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Drive on car ramps, any experience, making them, using them?

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i'm in the middle of repairing an old small 4x4, i'm doing lot of the work on jack stands but i've come to a point where i need a wheel to roll on and off so i can check articulation and clarence, i've looked around to buy plastic ramps but only one store has them and they are only 10 centimeters high, i've searched google and found only this drawing, looks easy enough to fabricate but i'm concerned about stability side to side, i also want to use the same ramps on my cars for oil changes so i can't make them very high, i'm thinking 20 - 25 centimeters high and 25 centimeters wide, any advice or shared experience is much appreciated.
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Comments

Side-to-side strength could be improved by adding a diagonal brace at the large end. Remember, you'll be using two of them, one on each side of the car, so there should not be very much side force.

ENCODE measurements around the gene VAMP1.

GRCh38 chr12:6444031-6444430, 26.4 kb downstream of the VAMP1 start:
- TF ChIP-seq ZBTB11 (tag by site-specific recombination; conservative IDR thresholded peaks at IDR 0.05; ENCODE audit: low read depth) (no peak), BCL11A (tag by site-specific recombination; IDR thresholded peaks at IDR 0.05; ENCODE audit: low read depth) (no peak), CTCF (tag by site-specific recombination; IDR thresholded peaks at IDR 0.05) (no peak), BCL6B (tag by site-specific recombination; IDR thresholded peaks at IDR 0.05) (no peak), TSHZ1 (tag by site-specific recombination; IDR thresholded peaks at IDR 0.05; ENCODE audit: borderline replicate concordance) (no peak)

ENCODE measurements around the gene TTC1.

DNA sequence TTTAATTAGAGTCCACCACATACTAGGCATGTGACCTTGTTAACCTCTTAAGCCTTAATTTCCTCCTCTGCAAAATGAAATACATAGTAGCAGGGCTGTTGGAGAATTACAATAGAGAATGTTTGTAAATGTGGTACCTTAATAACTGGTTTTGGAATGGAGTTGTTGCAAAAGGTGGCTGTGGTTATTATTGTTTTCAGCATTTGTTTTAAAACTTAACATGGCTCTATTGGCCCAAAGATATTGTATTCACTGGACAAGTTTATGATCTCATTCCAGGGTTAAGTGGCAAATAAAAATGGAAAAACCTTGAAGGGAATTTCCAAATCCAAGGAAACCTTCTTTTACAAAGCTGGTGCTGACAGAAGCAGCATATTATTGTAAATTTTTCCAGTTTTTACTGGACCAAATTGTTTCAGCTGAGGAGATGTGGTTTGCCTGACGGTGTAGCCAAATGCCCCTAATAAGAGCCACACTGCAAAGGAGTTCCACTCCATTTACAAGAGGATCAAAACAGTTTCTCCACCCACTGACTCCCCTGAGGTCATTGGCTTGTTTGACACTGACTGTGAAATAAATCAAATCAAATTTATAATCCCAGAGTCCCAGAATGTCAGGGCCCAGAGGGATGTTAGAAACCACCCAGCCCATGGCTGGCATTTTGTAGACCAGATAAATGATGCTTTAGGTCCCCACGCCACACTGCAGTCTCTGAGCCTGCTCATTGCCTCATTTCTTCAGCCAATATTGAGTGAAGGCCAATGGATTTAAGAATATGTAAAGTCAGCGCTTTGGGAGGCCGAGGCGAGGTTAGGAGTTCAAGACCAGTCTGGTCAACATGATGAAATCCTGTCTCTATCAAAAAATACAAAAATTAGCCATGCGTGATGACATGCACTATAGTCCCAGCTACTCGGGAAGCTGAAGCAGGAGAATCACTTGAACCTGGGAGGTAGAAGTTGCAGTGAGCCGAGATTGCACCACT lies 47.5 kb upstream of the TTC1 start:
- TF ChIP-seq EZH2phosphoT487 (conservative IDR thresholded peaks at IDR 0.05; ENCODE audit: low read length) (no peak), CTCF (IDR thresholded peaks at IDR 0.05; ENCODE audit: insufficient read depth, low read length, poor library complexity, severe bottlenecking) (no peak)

I would suggest that you add a level area extending beyond the high end of the ramp, so you don't have to worry about the car rolling off. Or about driving forward too far and going off the end :)

Just my two kopek's worth ...
 
I agree with hman: You definitely need a flat platform at the top for both stability and knowing when you've reached the limit. Building a pair could be an interesting exercise, but it seems like a lot of effort for something that's readily available on the market. I bought a pair of steel ramps about twenty years ago, and they're still in great shape. Will undoubtedly last my lifetime, barring any unforeseen tragedies. Here's a link to a pair on e-bay:

https://www.ebay.com/itm/Solid-Steel-3-Ton-6500-LBS-Auto-Ramp-Set-Heavy-Duty-Car-Light-Truck-Repairs-NEW/231830358718?epid=9001814530&hash=item35fa2a8abe:g:b8sAAOSwzhVWrJcz:rk:6:pf:0

If you can't get the link to load, just do an e-bay search on car ramps. You'll find them.

Regards,
Terry
 
If you can find a mobile home front A arms that are disposed of after setting up, they make good ramps for a trailer or car ramps